Illumina HiSeq gene expression data [The Cancer Genome Atlas (TCGA) Skin Cutaneous Melanoma dataset] were downloaded via the UCSC Cancer Genomics Browser. A MITF-dependent melanosomal signature was designed by incorporating the following genes (MITF+GPNMB+RAB38+MCOLN3+TRPM1+SNCA+TYR+DCT+TYRP1+MLANA+RAB27A+MC1R+OCA2+SLC45A2+GPR143). Survival data (TCGA dataset) were modified using the methods described in ref. 1. MITF-signature data were linked to survival data via patient number, and survival analysis was restricted to patients with metastatic disease at the time of TCGA tissue collection. Data were reordered on the melanosomal signature, and samples were segregated into three groups possessing “high,” “medium,” and “low” expression of the MITF/melanosomal signature. Associated survival data for each tumor were used to generate Kaplan–Meier survival curves. Statistical analyses were performed with MedCalc (v9) software (MedCalc Software).
Cells on coverslips were washed with 1X PBS, fixed with 4% paraformaldehyde for 15 minutes, and permeabilized with 0.2% Triton X-100 in PBS for 10 minutes at room temperature. Cells were then incubated with a mouse anti-MITF antibody (1:200 dilution; Cat. #MS-771-P0; NeoMarkers) for 1 hour in 1X PBS containing 10% FBS and 0.1% (wt/v) saponin (Cat. #47036; Sigma). After three washes in 1X PBS, cells were incubated with Alexa 555–conjugated anti-mouse secondary antibody (1:500 dilution; Cat. #A21424; Invitrogen) and 1 μg/mL DAPI for 1 hour at room temperature. Coverslips were then washed and mounted with fluorescence mounting medium (Cat. #9990402; Thermo Scientific). Images were taken on ZEISS LSM 800 at 60X magnification. The percentage of nuclei positive for MITF staining and MITF nuclear intensity were quantified using MetaMorph Software.
Fluorescence-activated cell sorting analysis
For flow cytometric analysis, cells were stained for cell surface GPNMB expression as previously described (16). Data analysis was performed using FlowJo software (v7.5; Tree Star, Inc.).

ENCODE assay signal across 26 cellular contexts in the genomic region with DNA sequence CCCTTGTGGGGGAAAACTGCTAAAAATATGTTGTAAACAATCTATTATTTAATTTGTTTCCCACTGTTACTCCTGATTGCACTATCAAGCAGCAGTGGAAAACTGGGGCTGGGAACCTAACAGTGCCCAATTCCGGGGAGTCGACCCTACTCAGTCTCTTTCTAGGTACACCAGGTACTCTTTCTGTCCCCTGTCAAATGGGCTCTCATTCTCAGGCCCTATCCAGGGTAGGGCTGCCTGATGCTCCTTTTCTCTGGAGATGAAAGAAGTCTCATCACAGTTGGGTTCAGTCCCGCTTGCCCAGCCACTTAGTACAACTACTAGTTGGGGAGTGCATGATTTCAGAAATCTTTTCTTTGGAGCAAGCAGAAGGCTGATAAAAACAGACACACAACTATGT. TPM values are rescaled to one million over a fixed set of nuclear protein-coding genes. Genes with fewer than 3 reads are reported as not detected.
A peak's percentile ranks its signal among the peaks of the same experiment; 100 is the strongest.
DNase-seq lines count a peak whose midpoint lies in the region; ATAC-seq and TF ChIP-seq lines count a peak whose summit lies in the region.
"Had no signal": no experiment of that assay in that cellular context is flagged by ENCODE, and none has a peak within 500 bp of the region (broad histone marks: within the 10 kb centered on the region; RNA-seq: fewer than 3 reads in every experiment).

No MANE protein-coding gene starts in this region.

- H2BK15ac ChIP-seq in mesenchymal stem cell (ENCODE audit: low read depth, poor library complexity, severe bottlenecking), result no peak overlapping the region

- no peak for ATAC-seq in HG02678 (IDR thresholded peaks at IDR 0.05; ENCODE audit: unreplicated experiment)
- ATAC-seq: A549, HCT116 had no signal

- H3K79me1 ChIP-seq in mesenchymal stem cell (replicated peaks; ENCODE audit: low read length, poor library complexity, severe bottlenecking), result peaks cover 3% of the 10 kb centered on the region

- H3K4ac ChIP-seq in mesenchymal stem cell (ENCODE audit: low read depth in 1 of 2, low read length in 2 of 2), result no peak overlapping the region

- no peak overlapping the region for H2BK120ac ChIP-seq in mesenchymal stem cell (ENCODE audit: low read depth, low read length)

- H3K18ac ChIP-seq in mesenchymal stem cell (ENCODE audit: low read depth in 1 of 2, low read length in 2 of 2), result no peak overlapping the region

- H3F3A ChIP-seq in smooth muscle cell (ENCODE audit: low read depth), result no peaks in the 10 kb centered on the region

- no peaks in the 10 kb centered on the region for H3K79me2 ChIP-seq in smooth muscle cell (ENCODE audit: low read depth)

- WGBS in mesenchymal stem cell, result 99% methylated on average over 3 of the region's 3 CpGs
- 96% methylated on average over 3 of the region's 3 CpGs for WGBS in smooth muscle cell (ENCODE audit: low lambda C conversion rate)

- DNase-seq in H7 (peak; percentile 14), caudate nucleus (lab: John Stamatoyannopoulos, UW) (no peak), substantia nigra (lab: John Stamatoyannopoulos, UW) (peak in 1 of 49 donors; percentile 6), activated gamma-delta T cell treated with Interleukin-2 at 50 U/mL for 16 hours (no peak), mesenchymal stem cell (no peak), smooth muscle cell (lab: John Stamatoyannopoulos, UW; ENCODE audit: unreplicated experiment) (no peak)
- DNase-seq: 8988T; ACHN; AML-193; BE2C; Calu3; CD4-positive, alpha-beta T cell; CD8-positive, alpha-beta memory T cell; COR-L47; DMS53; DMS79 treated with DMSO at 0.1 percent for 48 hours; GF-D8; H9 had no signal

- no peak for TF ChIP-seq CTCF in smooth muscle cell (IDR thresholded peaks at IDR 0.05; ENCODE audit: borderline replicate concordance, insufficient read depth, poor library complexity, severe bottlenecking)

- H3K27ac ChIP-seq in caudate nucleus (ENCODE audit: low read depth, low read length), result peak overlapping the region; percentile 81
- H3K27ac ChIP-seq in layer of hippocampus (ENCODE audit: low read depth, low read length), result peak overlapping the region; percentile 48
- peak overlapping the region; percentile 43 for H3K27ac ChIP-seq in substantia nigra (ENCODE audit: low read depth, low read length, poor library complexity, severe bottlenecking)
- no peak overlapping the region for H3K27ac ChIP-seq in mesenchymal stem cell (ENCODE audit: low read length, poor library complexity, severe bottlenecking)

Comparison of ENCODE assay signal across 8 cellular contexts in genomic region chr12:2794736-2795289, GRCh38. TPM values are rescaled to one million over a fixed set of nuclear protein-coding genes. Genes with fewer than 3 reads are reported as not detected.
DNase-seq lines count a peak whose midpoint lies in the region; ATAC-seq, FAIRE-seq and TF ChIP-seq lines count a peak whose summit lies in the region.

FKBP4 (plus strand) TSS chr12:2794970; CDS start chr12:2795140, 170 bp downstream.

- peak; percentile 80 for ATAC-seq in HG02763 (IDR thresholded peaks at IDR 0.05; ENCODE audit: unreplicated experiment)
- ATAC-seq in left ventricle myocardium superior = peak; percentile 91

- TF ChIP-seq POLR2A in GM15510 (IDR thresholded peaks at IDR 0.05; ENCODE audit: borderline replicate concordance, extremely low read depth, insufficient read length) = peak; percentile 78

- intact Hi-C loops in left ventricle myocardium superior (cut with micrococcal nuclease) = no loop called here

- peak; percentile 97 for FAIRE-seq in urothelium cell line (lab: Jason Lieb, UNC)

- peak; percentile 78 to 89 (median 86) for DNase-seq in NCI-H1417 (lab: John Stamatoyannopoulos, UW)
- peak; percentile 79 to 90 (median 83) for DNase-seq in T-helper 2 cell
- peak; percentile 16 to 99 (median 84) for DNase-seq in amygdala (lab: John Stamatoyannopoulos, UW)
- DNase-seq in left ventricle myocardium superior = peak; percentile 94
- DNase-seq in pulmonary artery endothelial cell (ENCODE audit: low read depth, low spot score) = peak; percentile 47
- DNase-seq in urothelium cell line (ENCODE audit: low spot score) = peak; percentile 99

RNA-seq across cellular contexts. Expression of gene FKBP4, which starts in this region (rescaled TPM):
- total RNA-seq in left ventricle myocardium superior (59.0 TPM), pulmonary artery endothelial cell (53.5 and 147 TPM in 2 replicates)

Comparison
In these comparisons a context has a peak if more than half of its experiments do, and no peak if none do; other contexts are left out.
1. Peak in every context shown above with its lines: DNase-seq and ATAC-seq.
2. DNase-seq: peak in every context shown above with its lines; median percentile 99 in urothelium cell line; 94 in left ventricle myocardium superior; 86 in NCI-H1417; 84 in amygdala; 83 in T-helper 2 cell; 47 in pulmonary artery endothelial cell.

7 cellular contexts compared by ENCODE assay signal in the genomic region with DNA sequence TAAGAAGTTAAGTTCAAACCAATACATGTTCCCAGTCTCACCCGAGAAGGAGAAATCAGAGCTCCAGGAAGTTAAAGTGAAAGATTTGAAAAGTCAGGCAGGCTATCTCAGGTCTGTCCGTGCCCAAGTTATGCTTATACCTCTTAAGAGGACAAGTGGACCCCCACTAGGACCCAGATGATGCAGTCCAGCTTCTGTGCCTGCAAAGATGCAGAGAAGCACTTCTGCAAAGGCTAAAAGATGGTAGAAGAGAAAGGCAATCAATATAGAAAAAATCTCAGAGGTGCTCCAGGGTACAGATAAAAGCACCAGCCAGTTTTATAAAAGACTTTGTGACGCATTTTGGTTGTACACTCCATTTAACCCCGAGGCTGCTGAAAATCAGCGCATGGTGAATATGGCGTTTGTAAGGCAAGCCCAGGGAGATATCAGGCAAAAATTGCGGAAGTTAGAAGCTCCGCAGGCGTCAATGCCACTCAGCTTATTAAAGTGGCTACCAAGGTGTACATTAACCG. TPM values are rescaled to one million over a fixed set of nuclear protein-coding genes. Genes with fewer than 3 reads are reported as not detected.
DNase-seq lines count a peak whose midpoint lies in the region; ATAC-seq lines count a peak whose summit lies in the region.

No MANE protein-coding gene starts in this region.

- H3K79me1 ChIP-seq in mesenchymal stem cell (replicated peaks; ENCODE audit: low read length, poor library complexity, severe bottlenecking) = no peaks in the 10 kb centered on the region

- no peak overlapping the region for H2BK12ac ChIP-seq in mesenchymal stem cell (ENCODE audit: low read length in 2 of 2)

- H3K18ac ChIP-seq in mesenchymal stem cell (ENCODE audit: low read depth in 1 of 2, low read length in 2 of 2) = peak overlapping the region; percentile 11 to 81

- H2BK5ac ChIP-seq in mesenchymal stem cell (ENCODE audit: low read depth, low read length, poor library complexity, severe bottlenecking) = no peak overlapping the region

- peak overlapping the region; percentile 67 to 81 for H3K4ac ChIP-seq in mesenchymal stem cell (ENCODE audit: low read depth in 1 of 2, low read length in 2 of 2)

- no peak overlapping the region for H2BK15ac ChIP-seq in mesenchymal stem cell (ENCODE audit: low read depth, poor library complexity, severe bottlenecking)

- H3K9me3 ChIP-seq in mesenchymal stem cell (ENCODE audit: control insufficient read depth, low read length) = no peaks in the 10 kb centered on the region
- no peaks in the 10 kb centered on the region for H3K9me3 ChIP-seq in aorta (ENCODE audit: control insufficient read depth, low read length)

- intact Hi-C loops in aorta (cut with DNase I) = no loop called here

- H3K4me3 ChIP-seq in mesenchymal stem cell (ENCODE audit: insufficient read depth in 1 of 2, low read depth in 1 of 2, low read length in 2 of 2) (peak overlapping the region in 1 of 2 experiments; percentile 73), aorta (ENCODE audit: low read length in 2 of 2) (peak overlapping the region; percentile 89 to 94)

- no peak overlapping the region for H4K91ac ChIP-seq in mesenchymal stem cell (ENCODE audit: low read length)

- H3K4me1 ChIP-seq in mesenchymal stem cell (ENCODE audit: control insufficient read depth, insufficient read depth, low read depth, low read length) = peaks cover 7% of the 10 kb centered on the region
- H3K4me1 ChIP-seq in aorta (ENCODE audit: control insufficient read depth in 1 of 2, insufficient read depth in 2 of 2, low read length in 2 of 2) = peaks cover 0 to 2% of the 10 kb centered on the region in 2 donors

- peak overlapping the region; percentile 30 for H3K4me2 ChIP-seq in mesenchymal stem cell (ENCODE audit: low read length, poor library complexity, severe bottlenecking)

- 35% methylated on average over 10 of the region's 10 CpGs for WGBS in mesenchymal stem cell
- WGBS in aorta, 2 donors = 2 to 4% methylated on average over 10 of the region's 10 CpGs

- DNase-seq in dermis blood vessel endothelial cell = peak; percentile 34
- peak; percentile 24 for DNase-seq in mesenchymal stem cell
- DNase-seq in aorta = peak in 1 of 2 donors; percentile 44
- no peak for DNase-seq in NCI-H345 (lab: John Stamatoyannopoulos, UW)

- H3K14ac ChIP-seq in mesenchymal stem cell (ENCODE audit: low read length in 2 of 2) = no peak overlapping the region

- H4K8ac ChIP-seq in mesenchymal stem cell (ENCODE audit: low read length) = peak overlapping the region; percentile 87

Patient tumor specimens and serum samples
Melanoma biopsy specimens from patients were obtained (i) before treatment with BRAFi alone (vemurafenib) or a combination of BRAFi + MEKi, (ii) while patients were receiving MAPK pathway inhibitors, and (iii) after progression as indicated in Supplementary Table S1. Acquisition of tissue, and companion serum samples, was conducted under a protocol approved by the Dana-Farber/Harvard Cancer Center (legacy #11-181) in accordance with the Declaration of Helsinki.
Immunohistochemical staining was performed on formalin-fixed, paraffin-embedded tumor biopsy specimens, according to standard procedures (16). A polyclonal goat anti-GPNMB antibody (1:500 dilution; Cat. #AF2550; R&D Systems) and a biotin-conjugated donkey anti-goat secondary antibody (1:500 dilution; Cat. #705-065-147; Jackson ImmunoResearch Laboratories) were employed for the staining. Sections were developed with 3-3-diaminobenzidine-tetrahydrochloride and counterstained with hematoxylin.
Quantification of kinase inhibitor–induced melanoma pigmentation